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FDA authorizes widespread use of unproven drugs to treat coronavirus, saying possible benefit outweighs risk
Posted by admin on 30th March 2020
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The Food and Drug Administration has given emergency approval to a Trump administration plan to distribute millions of doses of anti-malarial drugs to hospitals across the country, saying it is worth the risk of trying unproven treatments to slow the progression of the disease caused by the novel coronavirus in seriously ill patients.

There have been only a few, small anecdotal studies showing a possible benefit of the drugs, hydroxychloroquine and chloroquine, to relieve the acute respiratory symptoms of covid-19 and clear the virus from infected patients.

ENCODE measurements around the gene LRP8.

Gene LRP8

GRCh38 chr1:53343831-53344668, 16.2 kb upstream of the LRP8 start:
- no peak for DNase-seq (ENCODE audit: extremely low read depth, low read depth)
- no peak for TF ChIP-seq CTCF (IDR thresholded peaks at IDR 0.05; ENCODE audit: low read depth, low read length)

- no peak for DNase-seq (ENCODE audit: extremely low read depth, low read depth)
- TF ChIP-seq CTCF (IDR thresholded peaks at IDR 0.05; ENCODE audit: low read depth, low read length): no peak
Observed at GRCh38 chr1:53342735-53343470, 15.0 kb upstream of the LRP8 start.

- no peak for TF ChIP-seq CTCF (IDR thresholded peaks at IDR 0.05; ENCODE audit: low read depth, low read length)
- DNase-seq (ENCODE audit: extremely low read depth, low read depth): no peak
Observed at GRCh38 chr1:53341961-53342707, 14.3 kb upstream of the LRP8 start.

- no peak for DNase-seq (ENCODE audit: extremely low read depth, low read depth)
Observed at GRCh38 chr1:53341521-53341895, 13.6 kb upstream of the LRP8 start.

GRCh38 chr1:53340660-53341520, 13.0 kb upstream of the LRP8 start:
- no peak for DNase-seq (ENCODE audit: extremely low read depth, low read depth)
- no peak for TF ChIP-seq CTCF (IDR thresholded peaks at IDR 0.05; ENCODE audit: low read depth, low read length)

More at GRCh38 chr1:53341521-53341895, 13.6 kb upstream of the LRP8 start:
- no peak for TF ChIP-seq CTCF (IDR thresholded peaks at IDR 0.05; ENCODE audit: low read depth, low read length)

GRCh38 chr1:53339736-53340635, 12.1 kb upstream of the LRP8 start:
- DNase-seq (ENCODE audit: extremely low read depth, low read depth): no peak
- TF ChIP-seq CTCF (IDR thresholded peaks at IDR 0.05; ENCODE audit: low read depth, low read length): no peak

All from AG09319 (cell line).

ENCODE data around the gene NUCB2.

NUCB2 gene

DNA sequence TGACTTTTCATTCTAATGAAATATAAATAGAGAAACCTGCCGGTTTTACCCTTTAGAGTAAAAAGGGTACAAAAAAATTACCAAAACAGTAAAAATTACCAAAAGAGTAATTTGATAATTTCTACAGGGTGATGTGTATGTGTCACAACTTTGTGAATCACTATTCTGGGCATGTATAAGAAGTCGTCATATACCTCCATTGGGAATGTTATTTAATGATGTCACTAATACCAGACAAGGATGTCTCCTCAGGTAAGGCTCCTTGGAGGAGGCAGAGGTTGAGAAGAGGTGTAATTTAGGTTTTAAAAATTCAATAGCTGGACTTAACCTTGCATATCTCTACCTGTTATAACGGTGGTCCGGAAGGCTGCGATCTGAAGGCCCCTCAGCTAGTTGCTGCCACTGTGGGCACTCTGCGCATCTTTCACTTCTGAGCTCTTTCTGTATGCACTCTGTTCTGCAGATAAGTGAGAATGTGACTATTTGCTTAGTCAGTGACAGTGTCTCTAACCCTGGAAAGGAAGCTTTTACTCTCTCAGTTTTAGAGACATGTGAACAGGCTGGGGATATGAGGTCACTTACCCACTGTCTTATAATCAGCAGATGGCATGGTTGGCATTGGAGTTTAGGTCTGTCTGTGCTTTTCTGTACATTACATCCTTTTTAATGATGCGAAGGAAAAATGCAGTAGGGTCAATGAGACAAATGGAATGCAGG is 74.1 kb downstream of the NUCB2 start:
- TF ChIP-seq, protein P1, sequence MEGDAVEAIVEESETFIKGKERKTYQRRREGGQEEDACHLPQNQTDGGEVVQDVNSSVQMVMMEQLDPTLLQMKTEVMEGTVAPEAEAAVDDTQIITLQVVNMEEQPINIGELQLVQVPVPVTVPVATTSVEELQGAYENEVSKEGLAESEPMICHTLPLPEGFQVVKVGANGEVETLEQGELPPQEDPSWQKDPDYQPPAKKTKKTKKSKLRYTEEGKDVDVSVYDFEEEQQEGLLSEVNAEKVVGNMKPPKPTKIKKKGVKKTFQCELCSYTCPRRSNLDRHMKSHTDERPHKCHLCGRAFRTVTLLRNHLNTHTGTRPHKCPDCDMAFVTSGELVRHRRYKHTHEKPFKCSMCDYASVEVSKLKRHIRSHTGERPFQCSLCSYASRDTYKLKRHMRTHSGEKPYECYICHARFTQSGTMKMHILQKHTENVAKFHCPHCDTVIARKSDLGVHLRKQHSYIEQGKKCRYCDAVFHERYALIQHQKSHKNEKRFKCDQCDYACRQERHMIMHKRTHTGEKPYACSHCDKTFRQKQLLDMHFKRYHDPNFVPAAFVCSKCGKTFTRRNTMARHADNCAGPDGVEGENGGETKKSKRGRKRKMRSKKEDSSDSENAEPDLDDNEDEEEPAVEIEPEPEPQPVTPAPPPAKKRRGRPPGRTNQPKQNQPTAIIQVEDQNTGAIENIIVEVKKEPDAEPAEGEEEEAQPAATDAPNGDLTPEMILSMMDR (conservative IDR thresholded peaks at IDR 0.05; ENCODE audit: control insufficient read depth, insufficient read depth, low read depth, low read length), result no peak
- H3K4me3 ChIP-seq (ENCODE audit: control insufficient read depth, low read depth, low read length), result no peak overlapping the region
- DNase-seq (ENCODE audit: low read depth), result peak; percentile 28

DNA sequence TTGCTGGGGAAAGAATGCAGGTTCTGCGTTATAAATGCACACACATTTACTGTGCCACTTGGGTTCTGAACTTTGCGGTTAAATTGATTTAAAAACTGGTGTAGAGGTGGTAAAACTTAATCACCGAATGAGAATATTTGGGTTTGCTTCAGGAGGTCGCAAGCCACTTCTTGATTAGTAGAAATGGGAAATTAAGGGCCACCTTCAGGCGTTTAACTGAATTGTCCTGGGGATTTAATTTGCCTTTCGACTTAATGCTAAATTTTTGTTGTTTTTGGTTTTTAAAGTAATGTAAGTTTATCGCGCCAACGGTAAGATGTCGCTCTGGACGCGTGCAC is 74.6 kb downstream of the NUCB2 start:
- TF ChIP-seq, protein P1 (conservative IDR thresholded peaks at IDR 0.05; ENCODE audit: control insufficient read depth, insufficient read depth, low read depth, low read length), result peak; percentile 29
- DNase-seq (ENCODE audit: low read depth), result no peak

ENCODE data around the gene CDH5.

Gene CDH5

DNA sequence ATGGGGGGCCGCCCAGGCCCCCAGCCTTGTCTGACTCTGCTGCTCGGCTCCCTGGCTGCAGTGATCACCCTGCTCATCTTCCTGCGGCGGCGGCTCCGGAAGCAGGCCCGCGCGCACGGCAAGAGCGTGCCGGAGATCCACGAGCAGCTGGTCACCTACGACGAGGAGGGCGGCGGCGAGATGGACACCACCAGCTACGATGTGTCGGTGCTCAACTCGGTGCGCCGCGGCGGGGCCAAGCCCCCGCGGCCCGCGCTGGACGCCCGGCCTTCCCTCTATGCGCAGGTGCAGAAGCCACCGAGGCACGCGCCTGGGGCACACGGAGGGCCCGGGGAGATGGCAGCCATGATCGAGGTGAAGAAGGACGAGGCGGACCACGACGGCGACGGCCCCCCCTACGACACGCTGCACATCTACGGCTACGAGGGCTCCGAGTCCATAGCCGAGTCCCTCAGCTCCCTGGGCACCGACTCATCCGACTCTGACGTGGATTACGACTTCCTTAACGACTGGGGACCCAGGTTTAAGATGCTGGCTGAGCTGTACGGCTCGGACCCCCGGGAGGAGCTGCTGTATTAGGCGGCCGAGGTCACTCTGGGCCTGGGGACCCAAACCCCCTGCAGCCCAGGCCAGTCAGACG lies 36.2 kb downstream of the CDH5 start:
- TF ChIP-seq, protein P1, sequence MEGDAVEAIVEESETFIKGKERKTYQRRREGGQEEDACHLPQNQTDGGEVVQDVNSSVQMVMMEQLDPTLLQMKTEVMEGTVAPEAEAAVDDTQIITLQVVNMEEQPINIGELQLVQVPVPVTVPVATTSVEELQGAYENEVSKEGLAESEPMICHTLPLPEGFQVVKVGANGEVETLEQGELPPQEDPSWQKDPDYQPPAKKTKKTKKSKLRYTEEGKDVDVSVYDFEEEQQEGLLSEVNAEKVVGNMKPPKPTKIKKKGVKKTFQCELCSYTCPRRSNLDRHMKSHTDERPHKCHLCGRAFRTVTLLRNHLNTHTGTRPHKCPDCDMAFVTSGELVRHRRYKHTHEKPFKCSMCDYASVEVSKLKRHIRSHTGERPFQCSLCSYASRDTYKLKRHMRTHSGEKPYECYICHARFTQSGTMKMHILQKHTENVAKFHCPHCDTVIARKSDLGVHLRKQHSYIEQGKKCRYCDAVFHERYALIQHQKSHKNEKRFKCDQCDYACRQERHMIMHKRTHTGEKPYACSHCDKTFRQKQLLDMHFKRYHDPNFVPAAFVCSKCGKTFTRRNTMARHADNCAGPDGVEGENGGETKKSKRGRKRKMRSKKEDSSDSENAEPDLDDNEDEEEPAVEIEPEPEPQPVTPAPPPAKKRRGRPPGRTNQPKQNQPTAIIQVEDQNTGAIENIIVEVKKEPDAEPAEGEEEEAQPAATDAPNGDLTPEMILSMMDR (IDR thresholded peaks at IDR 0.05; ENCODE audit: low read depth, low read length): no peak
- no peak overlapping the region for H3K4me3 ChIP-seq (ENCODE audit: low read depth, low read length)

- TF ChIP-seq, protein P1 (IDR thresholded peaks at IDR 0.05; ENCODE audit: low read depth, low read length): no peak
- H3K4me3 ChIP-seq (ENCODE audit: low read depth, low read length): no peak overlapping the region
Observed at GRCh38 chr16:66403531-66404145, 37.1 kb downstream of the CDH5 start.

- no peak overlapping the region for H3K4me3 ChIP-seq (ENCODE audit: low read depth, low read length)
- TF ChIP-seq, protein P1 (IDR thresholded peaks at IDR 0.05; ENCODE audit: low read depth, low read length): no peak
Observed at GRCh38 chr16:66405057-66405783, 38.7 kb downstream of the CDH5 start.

Health experts warn the drugs’ well-known side effects could become commonplace with wide use. In particular, they say, patients with existing heart problems or taking certain drugs, such as anti-depressants that affect heart rhythm, are at risk of a fatal episode. Experts recommend screening before the drugs are prescribed to prevent drug-related deaths.

“The concern really is if we’re talking millions of patients, then this issue of drug-induced sudden cardiac death is absolutely going to rear its ugly head,’’ said Michael Ackerman, a pediatric cardiologist and professor at the Mayo Clinic College of Medicine and Science, who last week co-authored a key paper about the risks in response to the surge in the drugs’ use.

Long-term use of the drugs also is associated with a chance of developing a form of vision loss called retinopathy, but the use of the drugs to fight virus in an infected patient is only for a few days.

The FDA’s emergency authorization does not cover longer-term use of the drugs to prevent the coronavirus infection, although doctors have been prescribed the drugs “off label” for weeks in response to the pandemic.